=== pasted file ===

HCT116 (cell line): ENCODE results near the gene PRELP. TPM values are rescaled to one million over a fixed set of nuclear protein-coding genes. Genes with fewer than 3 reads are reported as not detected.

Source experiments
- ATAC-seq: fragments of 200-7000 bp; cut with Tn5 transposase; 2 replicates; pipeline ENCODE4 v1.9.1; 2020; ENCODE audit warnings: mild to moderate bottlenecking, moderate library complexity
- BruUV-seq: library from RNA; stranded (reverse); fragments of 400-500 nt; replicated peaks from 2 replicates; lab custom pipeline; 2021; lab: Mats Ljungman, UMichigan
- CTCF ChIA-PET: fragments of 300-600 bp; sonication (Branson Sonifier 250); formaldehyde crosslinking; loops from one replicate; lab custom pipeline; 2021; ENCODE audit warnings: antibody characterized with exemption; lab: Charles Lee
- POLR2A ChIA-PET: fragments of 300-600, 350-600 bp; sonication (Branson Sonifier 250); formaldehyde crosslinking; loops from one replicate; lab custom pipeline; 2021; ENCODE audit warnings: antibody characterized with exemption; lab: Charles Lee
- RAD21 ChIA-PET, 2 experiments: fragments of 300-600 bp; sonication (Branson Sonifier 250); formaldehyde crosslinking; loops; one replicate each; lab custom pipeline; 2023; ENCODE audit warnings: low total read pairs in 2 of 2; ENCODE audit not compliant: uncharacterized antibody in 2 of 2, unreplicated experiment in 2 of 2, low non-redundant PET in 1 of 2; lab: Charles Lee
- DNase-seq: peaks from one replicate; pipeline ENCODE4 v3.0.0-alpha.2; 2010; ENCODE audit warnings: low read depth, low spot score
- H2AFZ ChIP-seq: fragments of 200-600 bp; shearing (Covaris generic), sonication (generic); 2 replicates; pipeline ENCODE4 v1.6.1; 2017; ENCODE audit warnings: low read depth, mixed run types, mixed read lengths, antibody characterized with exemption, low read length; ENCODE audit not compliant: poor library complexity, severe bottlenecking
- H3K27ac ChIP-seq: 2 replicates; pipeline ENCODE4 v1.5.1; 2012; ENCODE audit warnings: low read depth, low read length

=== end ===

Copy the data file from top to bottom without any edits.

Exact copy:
HCT116 (cell line): ENCODE results near the gene PRELP. TPM values are rescaled to one million over a fixed set of nuclear protein-coding genes. Genes with fewer than 3 reads are reported as not detected.

Source experiments
- ATAC-seq: fragments of 200-7000 bp; cut with Tn5 transposase; 2 replicates; pipeline ENCODE4 v1.9.1; 2020; ENCODE audit warnings: mild to moderate bottlenecking, moderate library complexity
- BruUV-seq: library from RNA; stranded (reverse); fragments of 400-500 nt; replicated peaks from 2 replicates; lab custom pipeline; 2021; lab: Mats Ljungman, UMichigan
- CTCF ChIA-PET: fragments of 300-600 bp; sonication (Branson Sonifier 250); formaldehyde crosslinking; loops from one replicate; lab custom pipeline; 2021; ENCODE audit warnings: antibody characterized with exemption; lab: Charles Lee
- POLR2A ChIA-PET: fragments of 300-600, 350-600 bp; sonication (Branson Sonifier 250); formaldehyde crosslinking; loops from one replicate; lab custom pipeline; 2021; ENCODE audit warnings: antibody characterized with exemption; lab: Charles Lee
- RAD21 ChIA-PET, 2 experiments: fragments of 300-600 bp; sonication (Branson Sonifier 250); formaldehyde crosslinking; loops; one replicate each; lab custom pipeline; 2023; ENCODE audit warnings: low total read pairs in 2 of 2; ENCODE audit not compliant: uncharacterized antibody in 2 of 2, unreplicated experiment in 2 of 2, low non-redundant PET in 1 of 2; lab: Charles Lee
- DNase-seq: peaks from one replicate; pipeline ENCODE4 v3.0.0-alpha.2; 2010; ENCODE audit warnings: low read depth, low spot score
- H2AFZ ChIP-seq: fragments of 200-600 bp; shearing (Covaris generic), sonication (generic); 2 replicates; pipeline ENCODE4 v1.6.1; 2017; ENCODE audit warnings: low read depth, mixed run types, mixed read lengths, antibody characterized with exemption, low read length; ENCODE audit not compliant: poor library complexity, severe bottlenecking
- H3K27ac ChIP-seq: 2 replicates; pipeline ENCODE4 v1.5.1; 2012; ENCODE audit warnings: low read depth, low read length